[Numpy-discussion] xml-rpc with numpy arrays

Robert Kern robert.kern@gmail....
Tue Sep 30 14:05:27 CDT 2008


On Tue, Sep 30, 2008 at 12:53, Brian Blais <bblais@bryant.edu> wrote:
> Hello,
> I am trying to use xml-rpc to be able to run some simulations remotely.  I
> am running into a problem with the transfer of numpy arrays.  my server code
> looks like:
> #!/usr/bin/env python
> def again(x):  # test out the sending of data
>     return [x,x]
>
> from SimpleXMLRPCServer import SimpleXMLRPCServer
> SimpleXMLRPCServer.allow_reuse_address = 1
> server = SimpleXMLRPCServer(("", 8000))
> server.register_function(again)
> try:
>     print "Serving..."
>     server.serve_forever() # Start the server
> finally:
>     print "done."
>     server.server_close()
>
>
> my client code looks like:
> import numpy
> from xmlrpclib import ServerProxy
> server=ServerProxy('http://localhost:8000')
> server.again(5)  # this works
> b=numpy.random.rand(5,5)
> server.again(b)  # this gives an error
> this gives the error: <type 'exceptions.TypeError'>: cannot marshal <type
> 'numpy.ndarray'> objects
> which seems to be a deficiency of the marshal library, or perhaps I am doing
> something wrong.  Is there a way to fix this?  Is there another approach
> that I should be using?

The marshal module *only* handles builtin Python types. It explicitly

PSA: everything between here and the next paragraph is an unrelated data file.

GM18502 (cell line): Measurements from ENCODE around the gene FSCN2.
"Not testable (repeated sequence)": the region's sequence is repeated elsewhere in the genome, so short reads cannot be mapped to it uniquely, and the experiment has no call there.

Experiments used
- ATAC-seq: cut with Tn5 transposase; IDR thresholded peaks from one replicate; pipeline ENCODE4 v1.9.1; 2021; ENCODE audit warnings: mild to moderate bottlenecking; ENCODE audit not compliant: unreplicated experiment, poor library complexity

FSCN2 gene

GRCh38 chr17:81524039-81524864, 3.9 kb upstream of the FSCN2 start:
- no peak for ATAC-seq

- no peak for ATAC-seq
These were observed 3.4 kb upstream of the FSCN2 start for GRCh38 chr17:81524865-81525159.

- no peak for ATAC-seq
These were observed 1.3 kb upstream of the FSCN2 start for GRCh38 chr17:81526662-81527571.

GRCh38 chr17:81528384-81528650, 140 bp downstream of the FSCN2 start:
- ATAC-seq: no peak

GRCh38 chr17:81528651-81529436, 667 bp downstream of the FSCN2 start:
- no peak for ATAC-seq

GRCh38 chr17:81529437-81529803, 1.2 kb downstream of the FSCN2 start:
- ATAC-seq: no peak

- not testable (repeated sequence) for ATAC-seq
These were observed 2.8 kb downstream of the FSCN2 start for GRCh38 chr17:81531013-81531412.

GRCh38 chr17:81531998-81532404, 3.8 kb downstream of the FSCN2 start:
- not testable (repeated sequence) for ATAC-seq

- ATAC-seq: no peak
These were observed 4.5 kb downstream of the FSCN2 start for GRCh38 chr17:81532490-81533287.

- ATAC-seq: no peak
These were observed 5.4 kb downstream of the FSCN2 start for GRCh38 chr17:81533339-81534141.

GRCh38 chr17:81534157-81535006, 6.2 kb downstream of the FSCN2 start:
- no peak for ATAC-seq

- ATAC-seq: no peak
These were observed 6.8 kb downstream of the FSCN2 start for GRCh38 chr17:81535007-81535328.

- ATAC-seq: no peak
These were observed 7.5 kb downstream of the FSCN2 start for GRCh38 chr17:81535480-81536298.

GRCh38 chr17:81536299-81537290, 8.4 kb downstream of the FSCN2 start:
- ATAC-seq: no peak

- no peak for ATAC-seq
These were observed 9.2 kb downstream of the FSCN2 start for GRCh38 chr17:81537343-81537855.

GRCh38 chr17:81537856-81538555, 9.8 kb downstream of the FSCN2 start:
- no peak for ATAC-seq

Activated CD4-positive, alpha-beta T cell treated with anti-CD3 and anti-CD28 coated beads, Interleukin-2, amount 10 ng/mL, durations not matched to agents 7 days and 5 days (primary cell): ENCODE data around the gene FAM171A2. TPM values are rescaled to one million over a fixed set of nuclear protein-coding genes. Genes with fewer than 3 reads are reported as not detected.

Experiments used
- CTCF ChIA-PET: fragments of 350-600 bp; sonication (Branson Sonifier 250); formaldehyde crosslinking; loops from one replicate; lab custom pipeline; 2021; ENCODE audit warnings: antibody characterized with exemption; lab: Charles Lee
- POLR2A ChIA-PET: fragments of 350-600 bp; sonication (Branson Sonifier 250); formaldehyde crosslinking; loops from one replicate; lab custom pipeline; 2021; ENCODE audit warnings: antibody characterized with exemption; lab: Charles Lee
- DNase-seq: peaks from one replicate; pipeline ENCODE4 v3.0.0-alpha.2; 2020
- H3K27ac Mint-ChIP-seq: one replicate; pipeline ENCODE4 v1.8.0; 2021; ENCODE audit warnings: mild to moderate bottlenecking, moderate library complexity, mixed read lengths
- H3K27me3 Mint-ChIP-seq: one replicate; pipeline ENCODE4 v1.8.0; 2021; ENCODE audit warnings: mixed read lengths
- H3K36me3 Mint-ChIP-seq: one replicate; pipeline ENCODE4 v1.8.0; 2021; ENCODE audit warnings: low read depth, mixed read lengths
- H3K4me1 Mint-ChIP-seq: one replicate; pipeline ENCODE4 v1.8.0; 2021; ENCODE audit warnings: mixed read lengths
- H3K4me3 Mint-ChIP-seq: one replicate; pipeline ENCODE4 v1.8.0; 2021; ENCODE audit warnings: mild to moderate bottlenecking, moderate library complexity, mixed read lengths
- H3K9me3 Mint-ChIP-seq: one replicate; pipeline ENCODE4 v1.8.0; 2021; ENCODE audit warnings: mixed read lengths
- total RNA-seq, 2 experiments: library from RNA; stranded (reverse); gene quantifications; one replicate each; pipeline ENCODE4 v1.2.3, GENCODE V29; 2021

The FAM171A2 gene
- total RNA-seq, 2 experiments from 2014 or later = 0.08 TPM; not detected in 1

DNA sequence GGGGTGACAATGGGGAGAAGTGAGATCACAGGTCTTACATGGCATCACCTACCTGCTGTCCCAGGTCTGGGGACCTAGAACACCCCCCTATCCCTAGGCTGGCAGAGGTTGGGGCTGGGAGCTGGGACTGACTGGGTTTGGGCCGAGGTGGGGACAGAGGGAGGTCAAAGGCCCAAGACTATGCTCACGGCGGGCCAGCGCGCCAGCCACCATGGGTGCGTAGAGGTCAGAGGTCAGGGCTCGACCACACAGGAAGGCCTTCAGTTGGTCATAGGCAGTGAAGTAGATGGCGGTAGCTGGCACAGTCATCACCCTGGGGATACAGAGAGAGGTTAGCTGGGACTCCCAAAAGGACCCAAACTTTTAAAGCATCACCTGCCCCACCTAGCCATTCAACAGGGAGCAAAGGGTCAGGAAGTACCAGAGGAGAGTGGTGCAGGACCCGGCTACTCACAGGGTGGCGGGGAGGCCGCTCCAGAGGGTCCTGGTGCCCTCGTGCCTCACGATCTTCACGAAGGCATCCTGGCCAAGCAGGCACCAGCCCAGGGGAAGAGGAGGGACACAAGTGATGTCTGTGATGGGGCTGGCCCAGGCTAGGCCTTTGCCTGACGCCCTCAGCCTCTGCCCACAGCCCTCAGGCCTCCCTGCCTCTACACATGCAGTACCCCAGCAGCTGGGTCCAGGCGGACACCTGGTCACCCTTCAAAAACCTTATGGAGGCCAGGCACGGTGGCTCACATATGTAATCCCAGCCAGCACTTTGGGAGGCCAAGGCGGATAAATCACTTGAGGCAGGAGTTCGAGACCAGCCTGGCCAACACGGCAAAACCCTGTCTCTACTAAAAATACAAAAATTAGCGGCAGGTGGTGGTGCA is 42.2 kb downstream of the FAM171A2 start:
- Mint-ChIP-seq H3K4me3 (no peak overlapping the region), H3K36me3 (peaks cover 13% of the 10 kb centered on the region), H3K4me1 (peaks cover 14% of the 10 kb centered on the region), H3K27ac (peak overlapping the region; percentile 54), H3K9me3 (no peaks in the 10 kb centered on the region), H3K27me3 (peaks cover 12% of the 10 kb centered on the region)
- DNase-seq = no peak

does not handle anything from third parties like numpy. As Uwe
suggests, you can use tostring()/fromstring() yourself and also pass
along the dtype and shape information. With numpy 1.2.0, there is a
somewhat better alternative. I have defined a small file format that
should represent all numpy arrays with dtype and shape information
embedded in its header. That way, you just have to pass the string.


from cStringIO import StringIO
from numpy.lib import format

def from_string(s):
    f = StringIO(s)
    arr = format.read_array(f)
    return arr

def to_string(arr):
    f = StringIO()
    format.write_array(f, arr)
    s = f.getvalue()
    return s

-- 
Robert Kern

"I have come to believe that the whole world is an enigma, a harmless
enigma that is made terrible by our own mad attempt to interpret it as
though it had an underlying truth."
  -- Umberto Eco


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